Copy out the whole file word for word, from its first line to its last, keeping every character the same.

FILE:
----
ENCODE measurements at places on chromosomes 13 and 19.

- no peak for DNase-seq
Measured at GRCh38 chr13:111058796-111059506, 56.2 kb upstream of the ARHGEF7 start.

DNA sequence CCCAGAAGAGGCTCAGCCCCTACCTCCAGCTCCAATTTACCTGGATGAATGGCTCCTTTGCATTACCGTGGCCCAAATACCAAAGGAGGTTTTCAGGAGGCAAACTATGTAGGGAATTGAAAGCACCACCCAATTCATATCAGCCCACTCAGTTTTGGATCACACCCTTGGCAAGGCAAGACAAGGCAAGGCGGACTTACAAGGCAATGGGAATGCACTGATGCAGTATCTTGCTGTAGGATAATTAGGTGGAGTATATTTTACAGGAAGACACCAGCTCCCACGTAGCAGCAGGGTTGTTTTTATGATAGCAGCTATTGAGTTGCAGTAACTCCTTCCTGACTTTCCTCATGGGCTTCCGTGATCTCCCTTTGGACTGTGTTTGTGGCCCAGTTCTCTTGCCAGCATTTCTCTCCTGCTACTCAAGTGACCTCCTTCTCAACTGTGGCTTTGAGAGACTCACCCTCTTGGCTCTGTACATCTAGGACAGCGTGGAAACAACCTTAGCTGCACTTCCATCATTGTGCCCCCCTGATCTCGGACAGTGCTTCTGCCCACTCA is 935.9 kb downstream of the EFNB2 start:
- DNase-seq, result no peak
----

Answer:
ENCODE measurements at places on chromosomes 13 and 19.

- no peak for DNase-seq
Measured at GRCh38 chr13:111058796-111059506, 56.2 kb upstream of the ARHGEF7 start.

DNA sequence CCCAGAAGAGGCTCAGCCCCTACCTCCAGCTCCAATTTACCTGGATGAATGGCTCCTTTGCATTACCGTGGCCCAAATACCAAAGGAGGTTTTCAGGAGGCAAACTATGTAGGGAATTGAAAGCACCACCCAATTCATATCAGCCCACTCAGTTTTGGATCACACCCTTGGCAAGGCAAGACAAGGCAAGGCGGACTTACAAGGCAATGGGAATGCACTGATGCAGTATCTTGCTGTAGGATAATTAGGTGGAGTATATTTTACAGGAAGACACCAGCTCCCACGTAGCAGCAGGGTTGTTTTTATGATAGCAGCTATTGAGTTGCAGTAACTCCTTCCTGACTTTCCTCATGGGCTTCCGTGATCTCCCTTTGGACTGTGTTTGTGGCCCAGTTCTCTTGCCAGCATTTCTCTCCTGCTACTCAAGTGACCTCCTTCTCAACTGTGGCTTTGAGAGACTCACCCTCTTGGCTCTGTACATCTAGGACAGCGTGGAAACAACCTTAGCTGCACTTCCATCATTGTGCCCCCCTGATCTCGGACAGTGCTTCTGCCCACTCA is 935.9 kb downstream of the EFNB2 start:
- DNase-seq, result no peak